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Immigrants more likely than US born to own a small business

Immigrants more likely than US born to own a small business

ALLENTOWN, Pa. - A new report released by Americas Society/council of the Americas and the Fiscal Policy Institute says immigrants are more likely to own small businesses than their U.S. born counterparts.

So what's the driving force behind this growing trend?

According to immigrant business owners in Allentown, it's the American dream and Hamilton Street, known as the main street of Allentown, is becoming a beacon for those wanting a piece of it.

Dominican-born Michael Rodriguez and his colleagues from the Dominican Republic and Columbia, opened Manifiesto restaurant along with 57 Bar and Lounge just six months ago.

"It was a passion ever since I was a little kid and of my other two business partners. It is worth it, however you have to work hard for everything that you want," he said.

Across the street from Manifiesto, owner Charles Williams makes lunch at his Jamaican restaurant Island in the Sun where he's been for the past five years.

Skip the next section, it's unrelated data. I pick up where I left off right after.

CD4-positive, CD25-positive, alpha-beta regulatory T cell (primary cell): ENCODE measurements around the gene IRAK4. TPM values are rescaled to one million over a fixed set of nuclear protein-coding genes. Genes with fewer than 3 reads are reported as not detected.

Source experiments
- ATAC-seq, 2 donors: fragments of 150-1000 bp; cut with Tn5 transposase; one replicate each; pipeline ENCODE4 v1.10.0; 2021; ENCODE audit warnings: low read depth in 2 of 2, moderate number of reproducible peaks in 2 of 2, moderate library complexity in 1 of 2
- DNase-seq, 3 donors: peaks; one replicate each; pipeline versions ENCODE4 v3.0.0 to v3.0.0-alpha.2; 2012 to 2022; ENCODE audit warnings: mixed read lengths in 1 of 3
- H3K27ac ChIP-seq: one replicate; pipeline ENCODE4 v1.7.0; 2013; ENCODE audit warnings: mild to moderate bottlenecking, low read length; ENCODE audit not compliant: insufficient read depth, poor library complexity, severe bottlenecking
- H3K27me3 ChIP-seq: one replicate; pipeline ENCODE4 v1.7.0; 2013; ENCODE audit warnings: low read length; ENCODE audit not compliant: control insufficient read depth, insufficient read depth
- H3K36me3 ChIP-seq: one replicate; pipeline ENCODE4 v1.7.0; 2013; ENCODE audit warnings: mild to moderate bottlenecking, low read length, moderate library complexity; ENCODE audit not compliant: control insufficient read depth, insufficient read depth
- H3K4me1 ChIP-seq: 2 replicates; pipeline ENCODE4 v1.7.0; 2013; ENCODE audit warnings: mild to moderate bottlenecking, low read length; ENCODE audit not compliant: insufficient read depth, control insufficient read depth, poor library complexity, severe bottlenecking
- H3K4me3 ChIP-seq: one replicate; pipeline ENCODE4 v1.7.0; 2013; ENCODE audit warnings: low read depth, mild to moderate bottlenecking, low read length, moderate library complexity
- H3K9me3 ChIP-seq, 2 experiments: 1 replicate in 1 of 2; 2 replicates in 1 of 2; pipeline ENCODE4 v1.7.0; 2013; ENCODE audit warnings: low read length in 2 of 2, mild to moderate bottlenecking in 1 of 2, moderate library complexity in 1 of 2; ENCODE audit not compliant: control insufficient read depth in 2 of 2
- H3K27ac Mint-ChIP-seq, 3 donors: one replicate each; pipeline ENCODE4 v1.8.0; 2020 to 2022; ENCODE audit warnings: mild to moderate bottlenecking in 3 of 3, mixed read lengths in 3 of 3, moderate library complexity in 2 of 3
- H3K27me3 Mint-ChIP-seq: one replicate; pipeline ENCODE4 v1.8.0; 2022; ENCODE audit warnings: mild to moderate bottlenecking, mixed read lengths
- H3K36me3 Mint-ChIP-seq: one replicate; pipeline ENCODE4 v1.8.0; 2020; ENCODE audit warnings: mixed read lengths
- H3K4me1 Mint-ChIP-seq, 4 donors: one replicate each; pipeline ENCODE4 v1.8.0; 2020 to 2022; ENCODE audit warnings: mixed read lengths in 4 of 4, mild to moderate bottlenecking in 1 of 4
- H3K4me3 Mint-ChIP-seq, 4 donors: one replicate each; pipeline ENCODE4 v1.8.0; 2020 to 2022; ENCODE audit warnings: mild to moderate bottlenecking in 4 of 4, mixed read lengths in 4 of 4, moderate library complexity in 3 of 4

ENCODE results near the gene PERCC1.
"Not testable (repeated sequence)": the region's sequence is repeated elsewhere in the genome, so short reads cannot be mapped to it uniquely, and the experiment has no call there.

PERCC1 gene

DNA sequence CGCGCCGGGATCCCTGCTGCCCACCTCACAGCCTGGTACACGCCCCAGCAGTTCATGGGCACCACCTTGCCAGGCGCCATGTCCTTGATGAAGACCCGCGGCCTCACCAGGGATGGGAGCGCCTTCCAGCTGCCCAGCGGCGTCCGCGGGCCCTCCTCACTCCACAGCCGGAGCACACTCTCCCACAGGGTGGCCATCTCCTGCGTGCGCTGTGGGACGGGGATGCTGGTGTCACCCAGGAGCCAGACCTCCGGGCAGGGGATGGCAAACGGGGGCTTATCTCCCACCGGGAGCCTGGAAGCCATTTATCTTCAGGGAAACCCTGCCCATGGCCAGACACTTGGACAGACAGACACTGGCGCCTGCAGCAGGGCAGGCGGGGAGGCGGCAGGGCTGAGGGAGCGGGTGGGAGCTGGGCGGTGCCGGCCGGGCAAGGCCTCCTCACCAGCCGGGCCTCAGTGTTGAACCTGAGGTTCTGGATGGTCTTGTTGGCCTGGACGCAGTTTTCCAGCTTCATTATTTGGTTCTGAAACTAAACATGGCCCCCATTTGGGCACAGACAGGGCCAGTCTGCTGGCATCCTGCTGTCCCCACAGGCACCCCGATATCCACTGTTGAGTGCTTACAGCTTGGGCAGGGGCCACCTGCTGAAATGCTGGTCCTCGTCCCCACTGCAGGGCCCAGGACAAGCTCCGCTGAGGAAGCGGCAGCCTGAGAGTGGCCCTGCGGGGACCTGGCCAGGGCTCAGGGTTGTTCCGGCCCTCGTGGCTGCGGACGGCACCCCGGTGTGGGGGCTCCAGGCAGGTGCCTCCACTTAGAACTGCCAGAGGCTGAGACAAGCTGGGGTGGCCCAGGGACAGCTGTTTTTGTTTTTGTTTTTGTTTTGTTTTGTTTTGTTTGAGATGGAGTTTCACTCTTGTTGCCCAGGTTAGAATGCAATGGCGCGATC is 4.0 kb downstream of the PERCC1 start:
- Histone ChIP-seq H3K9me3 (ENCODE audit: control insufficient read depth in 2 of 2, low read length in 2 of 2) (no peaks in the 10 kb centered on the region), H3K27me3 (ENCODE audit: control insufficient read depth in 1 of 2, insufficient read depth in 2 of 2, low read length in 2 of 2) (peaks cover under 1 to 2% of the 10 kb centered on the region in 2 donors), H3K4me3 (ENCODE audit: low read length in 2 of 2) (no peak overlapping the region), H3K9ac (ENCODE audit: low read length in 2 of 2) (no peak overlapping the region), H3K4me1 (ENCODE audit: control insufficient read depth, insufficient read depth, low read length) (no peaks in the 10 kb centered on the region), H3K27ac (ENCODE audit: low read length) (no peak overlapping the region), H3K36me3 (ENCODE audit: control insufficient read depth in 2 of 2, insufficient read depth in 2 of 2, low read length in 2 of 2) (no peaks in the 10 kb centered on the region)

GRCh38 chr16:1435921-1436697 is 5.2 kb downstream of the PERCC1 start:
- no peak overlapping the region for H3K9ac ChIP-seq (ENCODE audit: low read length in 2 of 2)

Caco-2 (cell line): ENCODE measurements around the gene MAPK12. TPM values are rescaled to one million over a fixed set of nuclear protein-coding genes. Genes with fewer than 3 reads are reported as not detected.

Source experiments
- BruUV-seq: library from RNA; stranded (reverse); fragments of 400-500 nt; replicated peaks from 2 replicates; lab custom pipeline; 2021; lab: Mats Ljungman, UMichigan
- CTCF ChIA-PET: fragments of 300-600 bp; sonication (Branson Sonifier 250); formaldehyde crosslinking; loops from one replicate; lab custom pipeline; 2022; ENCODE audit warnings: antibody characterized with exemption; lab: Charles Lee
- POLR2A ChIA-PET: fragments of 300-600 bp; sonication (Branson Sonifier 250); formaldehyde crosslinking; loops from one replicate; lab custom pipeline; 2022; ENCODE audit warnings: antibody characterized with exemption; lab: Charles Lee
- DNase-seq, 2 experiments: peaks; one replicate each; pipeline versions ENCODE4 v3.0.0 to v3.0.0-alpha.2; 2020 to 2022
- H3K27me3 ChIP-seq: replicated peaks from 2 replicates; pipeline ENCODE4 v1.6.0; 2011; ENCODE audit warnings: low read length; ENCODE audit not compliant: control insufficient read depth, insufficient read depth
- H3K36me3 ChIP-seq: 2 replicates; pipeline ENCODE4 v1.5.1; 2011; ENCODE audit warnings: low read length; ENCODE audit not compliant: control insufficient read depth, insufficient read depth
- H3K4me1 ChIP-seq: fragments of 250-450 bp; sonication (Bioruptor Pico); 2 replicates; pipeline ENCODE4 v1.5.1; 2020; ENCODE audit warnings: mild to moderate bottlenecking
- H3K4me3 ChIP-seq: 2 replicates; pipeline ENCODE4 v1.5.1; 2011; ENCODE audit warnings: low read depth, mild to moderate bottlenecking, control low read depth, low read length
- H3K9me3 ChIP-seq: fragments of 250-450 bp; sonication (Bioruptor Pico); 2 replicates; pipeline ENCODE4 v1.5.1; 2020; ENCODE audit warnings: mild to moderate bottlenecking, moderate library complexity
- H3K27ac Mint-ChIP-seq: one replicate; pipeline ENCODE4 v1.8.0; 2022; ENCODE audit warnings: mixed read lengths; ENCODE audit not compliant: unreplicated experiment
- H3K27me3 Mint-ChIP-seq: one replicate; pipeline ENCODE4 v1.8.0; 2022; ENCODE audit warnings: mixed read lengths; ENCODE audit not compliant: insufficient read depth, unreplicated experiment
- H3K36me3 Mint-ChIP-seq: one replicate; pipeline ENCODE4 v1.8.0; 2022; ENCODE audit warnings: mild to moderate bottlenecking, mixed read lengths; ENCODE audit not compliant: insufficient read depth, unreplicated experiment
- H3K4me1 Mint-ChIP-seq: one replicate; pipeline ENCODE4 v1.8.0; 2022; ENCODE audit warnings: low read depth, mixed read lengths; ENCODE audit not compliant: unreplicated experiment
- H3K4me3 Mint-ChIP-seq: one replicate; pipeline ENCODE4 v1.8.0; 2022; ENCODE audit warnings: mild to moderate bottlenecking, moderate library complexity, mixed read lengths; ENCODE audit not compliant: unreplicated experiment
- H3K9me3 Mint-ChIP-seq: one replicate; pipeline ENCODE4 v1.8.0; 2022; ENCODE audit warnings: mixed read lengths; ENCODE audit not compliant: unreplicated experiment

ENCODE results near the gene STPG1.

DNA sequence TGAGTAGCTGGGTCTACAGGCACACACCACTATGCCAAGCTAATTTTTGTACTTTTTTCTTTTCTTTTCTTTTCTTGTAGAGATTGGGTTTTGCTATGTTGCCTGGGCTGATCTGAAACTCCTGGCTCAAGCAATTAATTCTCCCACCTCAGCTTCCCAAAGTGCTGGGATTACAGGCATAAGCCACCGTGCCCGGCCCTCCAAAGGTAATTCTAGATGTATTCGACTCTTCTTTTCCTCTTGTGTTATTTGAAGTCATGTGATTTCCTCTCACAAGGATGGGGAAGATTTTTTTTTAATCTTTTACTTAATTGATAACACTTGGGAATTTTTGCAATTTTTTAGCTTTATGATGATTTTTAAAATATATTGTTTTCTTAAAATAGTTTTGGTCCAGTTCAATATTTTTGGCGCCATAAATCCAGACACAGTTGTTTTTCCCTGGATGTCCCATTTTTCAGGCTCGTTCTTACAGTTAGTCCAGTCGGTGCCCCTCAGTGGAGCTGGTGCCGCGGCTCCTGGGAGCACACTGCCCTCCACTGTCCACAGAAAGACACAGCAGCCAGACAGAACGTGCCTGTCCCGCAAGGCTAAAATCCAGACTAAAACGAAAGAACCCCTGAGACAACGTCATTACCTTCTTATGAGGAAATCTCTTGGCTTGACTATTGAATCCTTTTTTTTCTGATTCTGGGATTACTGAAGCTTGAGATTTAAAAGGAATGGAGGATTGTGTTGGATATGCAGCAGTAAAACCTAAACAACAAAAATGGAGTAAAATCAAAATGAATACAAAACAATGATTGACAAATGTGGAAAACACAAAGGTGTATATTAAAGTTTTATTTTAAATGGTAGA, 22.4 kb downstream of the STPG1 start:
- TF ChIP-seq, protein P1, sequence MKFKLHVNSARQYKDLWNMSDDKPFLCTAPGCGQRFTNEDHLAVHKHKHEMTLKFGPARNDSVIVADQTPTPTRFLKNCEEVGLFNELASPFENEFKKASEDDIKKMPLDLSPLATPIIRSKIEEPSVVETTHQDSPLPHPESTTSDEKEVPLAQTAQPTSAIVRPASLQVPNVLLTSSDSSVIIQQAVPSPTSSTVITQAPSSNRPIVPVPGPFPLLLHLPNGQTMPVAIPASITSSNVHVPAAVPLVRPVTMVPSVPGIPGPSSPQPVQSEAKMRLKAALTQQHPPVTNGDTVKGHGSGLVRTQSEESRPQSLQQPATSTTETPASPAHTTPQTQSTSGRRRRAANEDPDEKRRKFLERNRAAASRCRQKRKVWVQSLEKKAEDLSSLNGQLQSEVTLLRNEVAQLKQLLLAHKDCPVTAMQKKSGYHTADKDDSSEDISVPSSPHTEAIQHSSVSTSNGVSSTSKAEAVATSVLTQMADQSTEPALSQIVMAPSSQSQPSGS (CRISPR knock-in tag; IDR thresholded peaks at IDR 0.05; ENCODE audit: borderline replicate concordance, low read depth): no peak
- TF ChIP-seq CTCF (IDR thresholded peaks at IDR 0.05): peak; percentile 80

"I worked for Verizon for twenty years in New York, got an early retirement, took it and decided to do my own thing," said Williams.

Using numbers from the U.S. Census, the Survey of Business Owners and the American Community Survey, the recent study shows that immigrants are 10% to 15% more likely to be business owners than their U.S. born counterparts.

So what is it that turns these men into entrepreneurs?

"It's America, land of opportunity, I mean I'm just following my dreams and it's a blessing," said Williams.

"It's the American dream, we all want to achieve that...Live better, retiring, making a better future for our family that are here and also our families that are overseas," said Rodriguez.

The same study shows that immigrants make up 28% of Main street business owners across the U.S.


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